Let be honest for a moment sports moms and dads—when we were kids running was just how we got from point A to point B the quickest. We didn’t do it to get (or stay) in shape, we just ran because that’s what we did. And it was awesome! Think about how many playground games are running based—tag, capture the flag, sharks and minnows, ghost in the graveyard, kick the can, and dozens (if not hundreds) of variations of these games and more. For a while running wasn’t thought of exercise or as punishment (some coaches love to threaten their teams with extra laps!); we just ran because we could, because we were kids, and because our own parents kicked us out the house when we had too much energy and time on our hands.
At some point running stopped becoming something we just did and became a chore or a means to an end. But there are still those among us that love to run for the sheer joy of running. They marvel at how far their own two feet can carry them. And although most of us will never run one ourselves, marathons remind us of the days when we ran just because. Marathons are a celebration of the unbelievable machine that is the human body and the amazing power of human spirit. After all, what other animal on this planet gets up to run 26.2 miles for the heck of it? There is no lion trying to eat us that we have to out run, nor are we trying to catch our own dinner anymore. Marathons are about running for the sake of running itself.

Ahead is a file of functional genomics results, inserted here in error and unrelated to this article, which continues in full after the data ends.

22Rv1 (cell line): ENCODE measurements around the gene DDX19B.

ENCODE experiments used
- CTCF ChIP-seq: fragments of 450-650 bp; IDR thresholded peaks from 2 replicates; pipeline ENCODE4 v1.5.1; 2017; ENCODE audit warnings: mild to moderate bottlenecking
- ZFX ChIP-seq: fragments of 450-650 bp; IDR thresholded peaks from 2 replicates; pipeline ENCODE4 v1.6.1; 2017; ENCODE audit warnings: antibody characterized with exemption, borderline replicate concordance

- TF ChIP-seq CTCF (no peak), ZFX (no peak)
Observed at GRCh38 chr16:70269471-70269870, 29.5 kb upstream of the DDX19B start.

The Boston Marathon is the world’s oldest annual marathon and is arguably one of the best known road racing events worldwide. Every years tens of thousands of runners from across the globe and hundreds of thousands of fans and spectators line the streets of Boston and neighboring towns to cheer on the world’s most elite runners, as well as their moms and dads, husbands and wives, sons and daughters, friends, and total strangers as they do something amazing…just because they can.
The tragic events at the finish line of this year’s Boston Marathon have dealt a shocking blow to all of us, runners and non-runners alike. The fact that someone would use a venue like the Boston Marathon, which celebrates friendly competition and human excellence, to inflict harm upon innocent spectators is heart-breaking. Our thoughts and prayers are with the victims, their families and friends and the city of Boston as they strive to pull themselves together again.
Let us remember and honor the victims with donations to The One Fund, started by Massachusetts Governor Deval Patrick and Boston Mayor Tom Menino. Or schedule an appointment with the America Red Cross to donate blood or platelets. There are even stories of Boston Marathoners finishing the race and then running an additional two miles to the Massachusetts General Hospital to donate blood. And last, but certainly not least, let’s all get up a go for a run this week. Even you hate running, even if you’ve never run a mile since high school when they made run. Sign up for a 5k, a 10k, a marathon of your own. Get up and go run with your family, your friends, and your dog—just because you can.
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